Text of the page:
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Firm Orders

April 27, 1989 | ROBERT E. DALLOS, Times Staff Writer
United Airlines ordered $15.74 billion worth of airplanes Wednesday, the biggest order by an airline in U.S. commercial aviation history, and handed Boeing Co. its largest single chunk of business ever. The order by United, which has lagged behind its competitors in acquiring new aircraft and has lost business as a result, is for 370 Boeing jets. It includes 120 firm orders and 130 options on Boeing 737 aircraft and 60 firm orders and 60 options for Boeing 757s. Stephen M. Wolf, chairman and president of the airline and UAL Inc., its parent, acknowledged at a news conference in Chicago that United had lost ground in the marketplace and said the purchase marks a commitment to "grow and compete in vigorous fashion.
April 11, 1989 | From Associated Press
A new South Korean airline with plans for service to Europe and North America announced Monday a deal worth about $1 billion to buy nine Boeing Co. jetliners and take options on seven more. Including the new agreement with fledgling Asiana Airlines, Seattle-based Boeing has announced orders for 110 jetliners worth $8.7 billion so far this year. Asiana, based in Seoul, began operations within South Korea on Dec. 23. It said it will use its new jets to expand to other Asian markets and eventually to North America and Europe.
Japan Air Lines, which already owns more Boeing 747s than any other airline in the world, Thursday placed firm orders for 20 of the latest 747-400s and took options on 34 more in a transaction that could ultimately be worth $9.34 billion. If all of the options are exercised, the last of the planes would delivered in 1999. JAL has already taken delivery of five 747-400s and is awaiting delivery of 15 others from an earlier order. The orders will give an important boost to the U.S.
February 5, 2013 | By W.J. Hennigan, Los Angeles Times
Air Lease Corp., the Century City aircraft-leasing firm, has placed a $9-billion order for Airbus jetliners. The deal, based on aircraft list price, includes an order for 25 A350 XWB wide-body passenger jets, which compete with Boeing Co.'s grounded 787 Dreamliner. Air Lease also ordered 14 smaller A321neos. Airbus announced the deal Monday. "The A350 XWB family is becoming the industry benchmark for efficiency in the long haul segment, and the A320neo family is ideal for airlines operating short-to-medium-haul missions," Air Lease Corp.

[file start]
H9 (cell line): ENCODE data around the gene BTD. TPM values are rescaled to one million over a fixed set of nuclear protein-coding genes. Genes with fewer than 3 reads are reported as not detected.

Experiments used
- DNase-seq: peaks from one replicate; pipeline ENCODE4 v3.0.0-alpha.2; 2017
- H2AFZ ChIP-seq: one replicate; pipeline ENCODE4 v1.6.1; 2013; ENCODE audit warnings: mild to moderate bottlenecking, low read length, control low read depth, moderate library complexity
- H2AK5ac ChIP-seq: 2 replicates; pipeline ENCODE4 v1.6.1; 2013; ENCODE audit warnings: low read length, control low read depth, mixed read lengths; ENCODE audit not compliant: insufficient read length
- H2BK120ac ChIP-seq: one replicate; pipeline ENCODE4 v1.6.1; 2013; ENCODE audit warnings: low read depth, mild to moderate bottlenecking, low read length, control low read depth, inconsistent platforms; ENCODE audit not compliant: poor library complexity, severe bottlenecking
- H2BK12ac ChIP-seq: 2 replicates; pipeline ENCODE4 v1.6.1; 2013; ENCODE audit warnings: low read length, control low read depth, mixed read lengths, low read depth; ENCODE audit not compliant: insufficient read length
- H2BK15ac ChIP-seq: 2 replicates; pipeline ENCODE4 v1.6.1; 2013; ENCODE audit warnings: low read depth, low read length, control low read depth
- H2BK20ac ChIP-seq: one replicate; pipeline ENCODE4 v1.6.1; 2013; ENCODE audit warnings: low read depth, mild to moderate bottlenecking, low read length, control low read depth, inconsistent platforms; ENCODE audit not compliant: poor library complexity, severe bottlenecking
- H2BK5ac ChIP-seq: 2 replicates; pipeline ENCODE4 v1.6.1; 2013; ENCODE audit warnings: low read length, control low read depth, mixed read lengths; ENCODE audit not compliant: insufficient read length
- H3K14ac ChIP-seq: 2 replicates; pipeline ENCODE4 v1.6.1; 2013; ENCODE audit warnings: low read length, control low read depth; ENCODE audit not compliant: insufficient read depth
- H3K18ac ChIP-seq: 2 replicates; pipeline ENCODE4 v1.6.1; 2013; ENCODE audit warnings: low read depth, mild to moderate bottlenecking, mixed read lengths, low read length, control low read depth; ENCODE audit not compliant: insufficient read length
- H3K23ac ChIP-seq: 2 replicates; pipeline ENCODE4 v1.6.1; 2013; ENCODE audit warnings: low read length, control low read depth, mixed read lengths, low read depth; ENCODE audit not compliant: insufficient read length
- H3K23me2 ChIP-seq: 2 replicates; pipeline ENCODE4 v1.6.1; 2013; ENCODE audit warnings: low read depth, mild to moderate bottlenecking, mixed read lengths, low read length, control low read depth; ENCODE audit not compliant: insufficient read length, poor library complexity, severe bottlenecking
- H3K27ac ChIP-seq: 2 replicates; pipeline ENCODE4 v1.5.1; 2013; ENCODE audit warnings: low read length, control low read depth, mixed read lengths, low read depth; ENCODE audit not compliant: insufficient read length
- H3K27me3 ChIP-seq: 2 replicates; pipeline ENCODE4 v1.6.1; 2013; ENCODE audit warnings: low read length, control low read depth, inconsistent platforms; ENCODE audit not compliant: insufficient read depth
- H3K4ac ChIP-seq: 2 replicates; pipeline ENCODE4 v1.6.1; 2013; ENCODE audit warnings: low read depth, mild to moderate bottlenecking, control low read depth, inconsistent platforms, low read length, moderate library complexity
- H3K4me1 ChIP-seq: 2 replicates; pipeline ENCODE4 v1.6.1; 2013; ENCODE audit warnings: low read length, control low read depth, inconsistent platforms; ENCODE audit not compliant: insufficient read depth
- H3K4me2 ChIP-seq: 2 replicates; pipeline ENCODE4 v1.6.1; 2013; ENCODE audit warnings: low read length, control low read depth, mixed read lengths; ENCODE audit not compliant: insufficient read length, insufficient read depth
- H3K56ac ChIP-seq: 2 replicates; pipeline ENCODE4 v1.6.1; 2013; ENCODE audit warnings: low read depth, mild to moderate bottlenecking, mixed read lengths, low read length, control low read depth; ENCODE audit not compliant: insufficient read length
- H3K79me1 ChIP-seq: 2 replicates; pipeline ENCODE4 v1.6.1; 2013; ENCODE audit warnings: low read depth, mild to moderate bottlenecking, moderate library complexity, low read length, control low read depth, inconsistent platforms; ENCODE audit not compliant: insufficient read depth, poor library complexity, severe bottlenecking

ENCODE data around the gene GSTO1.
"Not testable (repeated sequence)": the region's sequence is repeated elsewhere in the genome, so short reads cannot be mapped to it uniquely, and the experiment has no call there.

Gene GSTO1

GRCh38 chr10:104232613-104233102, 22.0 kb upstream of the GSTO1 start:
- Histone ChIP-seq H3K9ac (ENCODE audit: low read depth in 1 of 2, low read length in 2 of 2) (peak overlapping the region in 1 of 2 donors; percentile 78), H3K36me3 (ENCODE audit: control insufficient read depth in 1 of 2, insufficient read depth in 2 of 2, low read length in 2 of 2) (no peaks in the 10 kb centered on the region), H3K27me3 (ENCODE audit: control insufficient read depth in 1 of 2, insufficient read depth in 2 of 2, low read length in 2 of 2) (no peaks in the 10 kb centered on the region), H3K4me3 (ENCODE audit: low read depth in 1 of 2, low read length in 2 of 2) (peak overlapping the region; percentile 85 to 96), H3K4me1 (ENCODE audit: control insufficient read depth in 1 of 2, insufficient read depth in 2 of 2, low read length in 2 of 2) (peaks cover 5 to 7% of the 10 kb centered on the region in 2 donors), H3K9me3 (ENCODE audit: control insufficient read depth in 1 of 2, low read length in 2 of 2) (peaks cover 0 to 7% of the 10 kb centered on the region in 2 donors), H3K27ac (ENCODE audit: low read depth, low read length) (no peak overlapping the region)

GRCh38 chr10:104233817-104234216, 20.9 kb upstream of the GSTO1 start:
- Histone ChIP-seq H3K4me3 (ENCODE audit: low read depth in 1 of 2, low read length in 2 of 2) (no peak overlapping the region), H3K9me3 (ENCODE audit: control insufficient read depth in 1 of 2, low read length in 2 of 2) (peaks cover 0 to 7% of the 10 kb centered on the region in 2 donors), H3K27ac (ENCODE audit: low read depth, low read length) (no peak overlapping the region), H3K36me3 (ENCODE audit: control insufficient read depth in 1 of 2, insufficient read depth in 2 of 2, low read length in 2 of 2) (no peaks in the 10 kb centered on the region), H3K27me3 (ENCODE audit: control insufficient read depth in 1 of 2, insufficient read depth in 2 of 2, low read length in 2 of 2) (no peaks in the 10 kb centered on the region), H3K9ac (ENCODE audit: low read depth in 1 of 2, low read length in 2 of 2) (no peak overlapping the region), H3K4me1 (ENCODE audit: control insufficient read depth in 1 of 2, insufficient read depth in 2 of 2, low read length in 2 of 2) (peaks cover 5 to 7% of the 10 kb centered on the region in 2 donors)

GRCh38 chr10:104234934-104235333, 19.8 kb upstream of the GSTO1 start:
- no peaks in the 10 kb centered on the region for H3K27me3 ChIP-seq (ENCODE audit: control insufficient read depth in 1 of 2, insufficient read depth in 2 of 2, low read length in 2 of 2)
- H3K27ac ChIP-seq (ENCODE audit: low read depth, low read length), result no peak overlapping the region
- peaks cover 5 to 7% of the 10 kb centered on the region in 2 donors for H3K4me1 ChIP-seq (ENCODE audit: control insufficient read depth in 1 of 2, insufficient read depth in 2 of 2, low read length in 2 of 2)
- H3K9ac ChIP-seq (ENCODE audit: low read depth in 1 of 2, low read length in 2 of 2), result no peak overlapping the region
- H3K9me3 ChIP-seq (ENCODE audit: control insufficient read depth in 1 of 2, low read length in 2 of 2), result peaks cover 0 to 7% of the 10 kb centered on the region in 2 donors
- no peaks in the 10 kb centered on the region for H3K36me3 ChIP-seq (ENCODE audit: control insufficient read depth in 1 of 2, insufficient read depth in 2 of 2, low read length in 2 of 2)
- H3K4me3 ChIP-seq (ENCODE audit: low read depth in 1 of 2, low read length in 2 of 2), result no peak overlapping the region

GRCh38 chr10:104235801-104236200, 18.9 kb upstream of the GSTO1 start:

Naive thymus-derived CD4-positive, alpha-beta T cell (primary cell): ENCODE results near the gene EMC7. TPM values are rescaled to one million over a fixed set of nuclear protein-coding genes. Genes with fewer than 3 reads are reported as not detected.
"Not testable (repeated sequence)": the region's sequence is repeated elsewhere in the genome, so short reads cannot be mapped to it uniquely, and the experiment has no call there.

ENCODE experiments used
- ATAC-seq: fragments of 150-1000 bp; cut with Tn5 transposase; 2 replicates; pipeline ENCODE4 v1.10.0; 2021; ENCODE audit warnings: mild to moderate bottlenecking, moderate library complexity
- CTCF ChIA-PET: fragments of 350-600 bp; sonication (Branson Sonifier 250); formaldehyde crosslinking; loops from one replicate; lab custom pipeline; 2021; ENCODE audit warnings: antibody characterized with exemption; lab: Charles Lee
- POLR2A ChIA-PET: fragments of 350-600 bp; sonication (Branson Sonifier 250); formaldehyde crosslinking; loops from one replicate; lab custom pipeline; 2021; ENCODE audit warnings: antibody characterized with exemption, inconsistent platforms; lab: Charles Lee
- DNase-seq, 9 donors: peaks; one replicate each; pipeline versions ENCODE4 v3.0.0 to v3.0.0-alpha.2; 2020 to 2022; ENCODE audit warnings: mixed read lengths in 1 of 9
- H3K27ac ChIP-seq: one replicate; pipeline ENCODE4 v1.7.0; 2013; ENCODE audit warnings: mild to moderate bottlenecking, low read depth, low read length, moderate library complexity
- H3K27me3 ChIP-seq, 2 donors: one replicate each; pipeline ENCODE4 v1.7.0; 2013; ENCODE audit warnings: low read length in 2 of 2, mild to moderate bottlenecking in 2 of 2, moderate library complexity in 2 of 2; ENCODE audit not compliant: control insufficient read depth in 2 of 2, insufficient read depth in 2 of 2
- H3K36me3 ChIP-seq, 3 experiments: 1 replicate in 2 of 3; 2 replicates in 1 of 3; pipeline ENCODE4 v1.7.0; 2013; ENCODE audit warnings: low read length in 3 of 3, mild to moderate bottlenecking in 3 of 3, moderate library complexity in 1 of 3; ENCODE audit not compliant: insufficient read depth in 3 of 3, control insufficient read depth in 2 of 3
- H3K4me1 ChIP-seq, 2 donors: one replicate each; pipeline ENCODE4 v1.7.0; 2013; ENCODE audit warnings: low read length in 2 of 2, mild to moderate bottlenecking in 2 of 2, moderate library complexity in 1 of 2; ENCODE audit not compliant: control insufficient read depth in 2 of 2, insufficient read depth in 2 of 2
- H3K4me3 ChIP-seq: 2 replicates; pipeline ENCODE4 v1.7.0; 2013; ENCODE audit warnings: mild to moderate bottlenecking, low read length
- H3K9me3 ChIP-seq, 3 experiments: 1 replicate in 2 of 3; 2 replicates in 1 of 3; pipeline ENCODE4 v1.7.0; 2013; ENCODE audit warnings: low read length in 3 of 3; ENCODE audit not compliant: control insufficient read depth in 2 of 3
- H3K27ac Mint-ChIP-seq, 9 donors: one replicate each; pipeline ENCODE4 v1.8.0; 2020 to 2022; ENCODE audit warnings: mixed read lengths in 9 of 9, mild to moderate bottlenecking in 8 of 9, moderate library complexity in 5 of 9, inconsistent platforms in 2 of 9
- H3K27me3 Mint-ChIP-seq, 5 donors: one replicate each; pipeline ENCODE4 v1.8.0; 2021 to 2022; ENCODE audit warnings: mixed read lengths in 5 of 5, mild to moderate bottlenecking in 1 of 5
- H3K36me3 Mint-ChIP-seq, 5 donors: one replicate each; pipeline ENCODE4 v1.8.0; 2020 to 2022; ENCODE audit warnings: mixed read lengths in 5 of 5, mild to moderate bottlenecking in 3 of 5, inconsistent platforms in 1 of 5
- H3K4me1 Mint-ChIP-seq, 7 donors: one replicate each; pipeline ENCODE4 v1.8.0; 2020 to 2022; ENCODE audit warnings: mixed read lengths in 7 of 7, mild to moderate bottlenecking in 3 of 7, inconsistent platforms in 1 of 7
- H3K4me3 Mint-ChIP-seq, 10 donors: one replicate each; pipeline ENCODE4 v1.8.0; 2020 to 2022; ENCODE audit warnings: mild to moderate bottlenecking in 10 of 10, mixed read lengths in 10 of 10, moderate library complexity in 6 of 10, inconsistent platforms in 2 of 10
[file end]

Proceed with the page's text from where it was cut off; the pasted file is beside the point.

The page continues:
February 4, 2013 | By W.J. Hennigan
Air Lease Corp., the Century City aircraft-leasing firm, has placed an order for $9-billion worth of jetliners with Airbus. The deal, based on aircraft list price, includes an order for 25 A350 XWBs, which is a competitor to Boeing Co.'s grounded 787 Dreamliner. Air Lease also firmed up an order to buy 14 A321neos. Airbus announced the deal Monday. "The A350 XWB Family is becoming the industry benchmark for efficiency in the long haul segment, and the A320neo Family is ideal for airlines operating short to medium haul missions,” Air Lease Corp.
Airbus Industrie is about to make the riskiest gambit in its long war against Boeing Co.--betting against tough odds that it can build the world's biggest jetliner and supplant its American rival as the No. 1 commercial jet builder. The European consortium could announce this week at the Farnborough Air Show in Britain the first firm orders for its all-new, 550-seat airliner known as the A3XX, officials say. Already several airlines have publicly stated interest in buying the double-deck flying behemoth but none have plunked down the hard cash to begin the program.
July 11, 2002 | E. Scott Reckard
An oil and gas investment operation that claimed it would benefit from rising energy prices after Sept. 11 has been ordered to repay $1.3 million to 65 investors, the Securities and Exchange Commission said Wednesday. In a settlement filed Monday in federal court in Los Angeles, Texon Energy Corp. and Lonestar Petroleum Corp. did not admit or deny guilt. The SEC said it is unclear whether the companies, which are in receivership, have enough assets to repay the investors fully.
March 6, 1997 | SYLVIA L. OLIANDE
A Calabasas-based construction company was ordered to pay $20,000 in restitution to five former employees, whom prosecutors said the company failed to pay adequately for a publicly funded earthquake repair job. Ande Contractors Inc. executives entered a plea of no contest Tuesday in Los Angeles Municipal Court to five counts of failing to pay prevailing wages to workers on a Northridge earthquake-recovery construction project. The defendants also were placed on three years' probation.
June 12, 1998 | Dow Jones
Harrison Digicom Inc.'s Saigon ETMC unit received a contract to assemble and deliver 3,000 Avicom laptop computers to VCP Ltd., Ho Chi Minh City, Vietnam. Terms weren't disclosed. Harrison Digicom, a Costa Mesa provider of telecommunication services, said it will deliver the computers by the end of the year. The company also said it may sign an agreement with VCP to distribute for Avicom laptop computers.
July 26, 1997 | John O'Dell
A defunct Huntington Beach investment firm that has been accused of swindling elderly clients of $25 million in an oil-lease scam has been ordered to pay $122,197 to a Lakewood woman. An arbitration panel for the National Assn. of Securities Dealers found that Pacific Coast Financial Services Inc., its owners and a subsidiary defrauded Winifred Brown, an 80-year-old legally blind widow, of most of her savings. The award is to be paid by Pacific, its Beacon Energy Inc.
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